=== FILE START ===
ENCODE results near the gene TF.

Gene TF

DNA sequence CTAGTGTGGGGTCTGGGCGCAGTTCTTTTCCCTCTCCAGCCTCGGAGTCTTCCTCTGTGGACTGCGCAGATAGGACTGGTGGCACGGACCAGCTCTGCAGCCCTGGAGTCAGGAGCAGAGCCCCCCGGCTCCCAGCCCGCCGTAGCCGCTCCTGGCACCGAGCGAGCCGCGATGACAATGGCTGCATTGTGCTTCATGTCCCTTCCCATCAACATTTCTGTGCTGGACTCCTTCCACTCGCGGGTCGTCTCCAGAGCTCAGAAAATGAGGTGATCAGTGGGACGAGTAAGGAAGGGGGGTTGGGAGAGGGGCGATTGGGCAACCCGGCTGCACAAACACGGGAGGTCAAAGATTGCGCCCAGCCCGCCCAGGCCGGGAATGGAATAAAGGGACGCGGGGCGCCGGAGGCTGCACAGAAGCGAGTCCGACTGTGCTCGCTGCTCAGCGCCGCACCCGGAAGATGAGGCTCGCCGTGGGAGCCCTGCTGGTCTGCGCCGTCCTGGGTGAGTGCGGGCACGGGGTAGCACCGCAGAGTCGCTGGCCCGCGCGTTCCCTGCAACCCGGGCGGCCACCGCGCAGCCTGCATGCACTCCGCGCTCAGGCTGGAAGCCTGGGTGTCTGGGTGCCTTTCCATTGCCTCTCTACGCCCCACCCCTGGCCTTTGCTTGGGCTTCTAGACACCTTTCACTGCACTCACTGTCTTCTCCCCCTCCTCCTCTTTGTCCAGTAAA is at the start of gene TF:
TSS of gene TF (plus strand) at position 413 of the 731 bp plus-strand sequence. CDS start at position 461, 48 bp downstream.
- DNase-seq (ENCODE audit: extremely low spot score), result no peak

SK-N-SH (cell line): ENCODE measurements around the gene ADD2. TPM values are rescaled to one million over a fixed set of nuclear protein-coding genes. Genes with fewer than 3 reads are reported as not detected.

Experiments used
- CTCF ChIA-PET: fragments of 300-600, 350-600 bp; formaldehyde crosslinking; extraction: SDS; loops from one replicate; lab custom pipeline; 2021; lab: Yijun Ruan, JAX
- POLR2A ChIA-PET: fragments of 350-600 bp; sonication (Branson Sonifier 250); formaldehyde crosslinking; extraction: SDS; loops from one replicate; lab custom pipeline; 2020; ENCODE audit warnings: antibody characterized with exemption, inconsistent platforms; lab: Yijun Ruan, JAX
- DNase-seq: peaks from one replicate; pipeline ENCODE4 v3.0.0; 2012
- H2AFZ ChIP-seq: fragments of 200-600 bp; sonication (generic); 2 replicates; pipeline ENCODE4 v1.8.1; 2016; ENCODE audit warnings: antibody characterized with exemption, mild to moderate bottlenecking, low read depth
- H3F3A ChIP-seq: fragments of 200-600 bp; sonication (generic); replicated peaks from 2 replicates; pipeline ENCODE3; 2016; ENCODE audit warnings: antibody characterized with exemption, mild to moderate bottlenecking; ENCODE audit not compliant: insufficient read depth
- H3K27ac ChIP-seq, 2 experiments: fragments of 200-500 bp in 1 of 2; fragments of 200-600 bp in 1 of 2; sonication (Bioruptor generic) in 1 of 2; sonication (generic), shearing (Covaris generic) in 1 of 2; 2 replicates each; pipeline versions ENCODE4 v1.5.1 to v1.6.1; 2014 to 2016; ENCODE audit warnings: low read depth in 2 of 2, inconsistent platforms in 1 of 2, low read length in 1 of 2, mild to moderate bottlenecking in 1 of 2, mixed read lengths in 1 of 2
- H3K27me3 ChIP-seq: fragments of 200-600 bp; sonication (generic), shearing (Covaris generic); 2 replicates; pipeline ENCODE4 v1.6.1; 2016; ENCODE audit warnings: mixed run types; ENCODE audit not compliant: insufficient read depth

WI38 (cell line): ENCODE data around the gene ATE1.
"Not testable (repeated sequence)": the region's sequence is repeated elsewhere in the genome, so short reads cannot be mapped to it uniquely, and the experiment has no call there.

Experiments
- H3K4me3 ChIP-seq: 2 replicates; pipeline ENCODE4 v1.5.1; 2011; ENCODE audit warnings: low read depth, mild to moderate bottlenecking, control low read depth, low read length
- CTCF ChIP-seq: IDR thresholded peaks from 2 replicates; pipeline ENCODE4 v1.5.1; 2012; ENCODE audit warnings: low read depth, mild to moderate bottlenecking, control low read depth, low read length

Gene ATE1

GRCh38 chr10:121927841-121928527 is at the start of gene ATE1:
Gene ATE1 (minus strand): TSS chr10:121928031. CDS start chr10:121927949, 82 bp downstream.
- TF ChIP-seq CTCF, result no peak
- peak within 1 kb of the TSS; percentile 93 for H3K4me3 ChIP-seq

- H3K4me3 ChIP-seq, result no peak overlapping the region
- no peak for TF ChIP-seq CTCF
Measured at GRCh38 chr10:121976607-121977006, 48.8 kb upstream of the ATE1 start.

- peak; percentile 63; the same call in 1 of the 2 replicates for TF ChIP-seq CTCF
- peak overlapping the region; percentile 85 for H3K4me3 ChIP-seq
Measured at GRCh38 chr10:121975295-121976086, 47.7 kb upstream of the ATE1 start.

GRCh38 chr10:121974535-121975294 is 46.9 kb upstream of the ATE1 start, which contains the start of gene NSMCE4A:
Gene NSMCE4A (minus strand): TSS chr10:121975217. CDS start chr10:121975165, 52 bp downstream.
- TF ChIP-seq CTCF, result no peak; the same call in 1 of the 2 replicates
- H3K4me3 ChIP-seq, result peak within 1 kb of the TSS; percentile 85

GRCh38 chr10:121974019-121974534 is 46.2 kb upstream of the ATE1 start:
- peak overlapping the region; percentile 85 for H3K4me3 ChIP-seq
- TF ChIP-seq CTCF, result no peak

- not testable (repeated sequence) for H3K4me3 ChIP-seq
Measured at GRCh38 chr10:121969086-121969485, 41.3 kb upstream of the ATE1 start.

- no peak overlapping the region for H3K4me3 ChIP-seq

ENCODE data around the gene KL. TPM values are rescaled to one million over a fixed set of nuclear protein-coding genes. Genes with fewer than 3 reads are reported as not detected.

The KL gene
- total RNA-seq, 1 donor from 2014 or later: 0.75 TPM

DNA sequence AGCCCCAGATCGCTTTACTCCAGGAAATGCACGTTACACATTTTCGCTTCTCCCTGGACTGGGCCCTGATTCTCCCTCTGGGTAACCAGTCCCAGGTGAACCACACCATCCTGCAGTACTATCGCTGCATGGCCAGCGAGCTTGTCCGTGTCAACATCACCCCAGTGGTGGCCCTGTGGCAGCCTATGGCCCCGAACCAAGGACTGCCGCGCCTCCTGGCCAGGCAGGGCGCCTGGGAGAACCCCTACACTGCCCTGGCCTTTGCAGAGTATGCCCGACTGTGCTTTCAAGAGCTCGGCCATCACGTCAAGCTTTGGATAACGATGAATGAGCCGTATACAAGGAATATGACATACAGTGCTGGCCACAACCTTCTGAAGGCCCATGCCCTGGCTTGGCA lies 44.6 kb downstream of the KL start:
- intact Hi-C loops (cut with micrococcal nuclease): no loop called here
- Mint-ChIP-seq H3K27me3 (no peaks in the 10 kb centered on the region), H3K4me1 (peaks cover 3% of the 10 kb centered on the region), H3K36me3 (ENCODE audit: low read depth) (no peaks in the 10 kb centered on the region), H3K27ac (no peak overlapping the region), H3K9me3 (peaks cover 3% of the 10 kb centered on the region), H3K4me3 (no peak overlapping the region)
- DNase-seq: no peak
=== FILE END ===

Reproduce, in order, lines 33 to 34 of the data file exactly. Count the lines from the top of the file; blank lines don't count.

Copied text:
- TF ChIP-seq CTCF, result no peak; the same call in 1 of the 2 replicates
- H3K4me3 ChIP-seq, result peak within 1 kb of the TSS; percentile 85